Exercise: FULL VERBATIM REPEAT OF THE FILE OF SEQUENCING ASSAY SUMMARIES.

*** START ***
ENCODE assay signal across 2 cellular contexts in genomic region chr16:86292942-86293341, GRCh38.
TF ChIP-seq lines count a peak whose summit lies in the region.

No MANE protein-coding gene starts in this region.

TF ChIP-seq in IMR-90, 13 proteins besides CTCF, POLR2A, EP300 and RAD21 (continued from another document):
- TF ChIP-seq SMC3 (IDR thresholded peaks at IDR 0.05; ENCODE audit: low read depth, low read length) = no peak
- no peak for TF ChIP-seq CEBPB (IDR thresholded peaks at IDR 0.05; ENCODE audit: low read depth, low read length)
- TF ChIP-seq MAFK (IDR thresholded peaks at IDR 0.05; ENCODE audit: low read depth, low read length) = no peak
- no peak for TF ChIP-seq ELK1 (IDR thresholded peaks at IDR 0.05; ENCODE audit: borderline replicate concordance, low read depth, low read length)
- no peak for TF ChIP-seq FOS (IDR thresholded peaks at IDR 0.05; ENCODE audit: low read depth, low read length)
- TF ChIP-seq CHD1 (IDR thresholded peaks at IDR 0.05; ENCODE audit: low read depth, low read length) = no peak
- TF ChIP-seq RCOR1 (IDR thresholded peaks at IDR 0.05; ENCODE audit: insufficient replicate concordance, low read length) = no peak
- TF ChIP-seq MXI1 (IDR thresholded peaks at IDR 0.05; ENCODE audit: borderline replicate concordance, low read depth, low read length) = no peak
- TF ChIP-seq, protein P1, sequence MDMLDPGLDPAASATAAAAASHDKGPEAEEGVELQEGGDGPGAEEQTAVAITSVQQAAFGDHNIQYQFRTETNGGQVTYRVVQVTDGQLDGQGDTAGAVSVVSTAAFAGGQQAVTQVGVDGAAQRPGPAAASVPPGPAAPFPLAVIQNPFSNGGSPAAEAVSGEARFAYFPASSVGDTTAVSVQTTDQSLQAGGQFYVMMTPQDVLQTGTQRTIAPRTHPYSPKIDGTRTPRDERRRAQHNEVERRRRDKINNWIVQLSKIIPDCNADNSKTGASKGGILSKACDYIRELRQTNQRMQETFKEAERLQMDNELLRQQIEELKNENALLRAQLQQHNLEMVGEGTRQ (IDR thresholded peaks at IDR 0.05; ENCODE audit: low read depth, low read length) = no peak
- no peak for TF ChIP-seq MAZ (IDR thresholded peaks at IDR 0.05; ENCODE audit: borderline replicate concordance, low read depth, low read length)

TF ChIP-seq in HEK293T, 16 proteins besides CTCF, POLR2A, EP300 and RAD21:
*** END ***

ENCODE assay signal across 2 cellular contexts in genomic region chr16:86292942-86293341, GRCh38.
TF ChIP-seq lines count a peak whose summit lies in the region.

No MANE protein-coding gene starts in this region.

TF ChIP-seq in IMR-90, 13 proteins besides CTCF, POLR2A, EP300 and RAD21 (continued from another document):
- TF ChIP-seq SMC3 (IDR thresholded peaks at IDR 0.05; ENCODE audit: low read depth, low read length) = no peak
- no peak for TF ChIP-seq CEBPB (IDR thresholded peaks at IDR 0.05; ENCODE audit: low read depth, low read length)
- TF ChIP-seq MAFK (IDR thresholded peaks at IDR 0.05; ENCODE audit: low read depth, low read length) = no peak
- no peak for TF ChIP-seq ELK1 (IDR thresholded peaks at IDR 0.05; ENCODE audit: borderline replicate concordance, low read depth, low read length)
- no peak for TF ChIP-seq FOS (IDR thresholded peaks at IDR 0.05; ENCODE audit: low read depth, low read length)
- TF ChIP-seq CHD1 (IDR thresholded peaks at IDR 0.05; ENCODE audit: low read depth, low read length) = no peak
- TF ChIP-seq RCOR1 (IDR thresholded peaks at IDR 0.05; ENCODE audit: insufficient replicate concordance, low read length) = no peak
- TF ChIP-seq MXI1 (IDR thresholded peaks at IDR 0.05; ENCODE audit: borderline replicate concordance, low read depth, low read length) = no peak
- TF ChIP-seq, protein P1, sequence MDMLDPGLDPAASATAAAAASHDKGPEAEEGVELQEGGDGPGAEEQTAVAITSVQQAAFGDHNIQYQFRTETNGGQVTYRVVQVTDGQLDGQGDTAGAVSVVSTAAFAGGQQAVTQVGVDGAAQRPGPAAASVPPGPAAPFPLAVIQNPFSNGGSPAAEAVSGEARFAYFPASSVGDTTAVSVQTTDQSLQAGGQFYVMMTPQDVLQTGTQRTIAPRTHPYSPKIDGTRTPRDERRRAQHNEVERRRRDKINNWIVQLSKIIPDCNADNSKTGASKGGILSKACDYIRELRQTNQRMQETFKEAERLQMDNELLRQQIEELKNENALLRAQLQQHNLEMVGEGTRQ (IDR thresholded peaks at IDR 0.05; ENCODE audit: low read depth, low read length) = no peak
- no peak for TF ChIP-seq MAZ (IDR thresholded peaks at IDR 0.05; ENCODE audit: borderline replicate concordance, low read depth, low read length)

TF ChIP-seq in HEK293T, 16 proteins besides CTCF, POLR2A, EP300 and RAD21: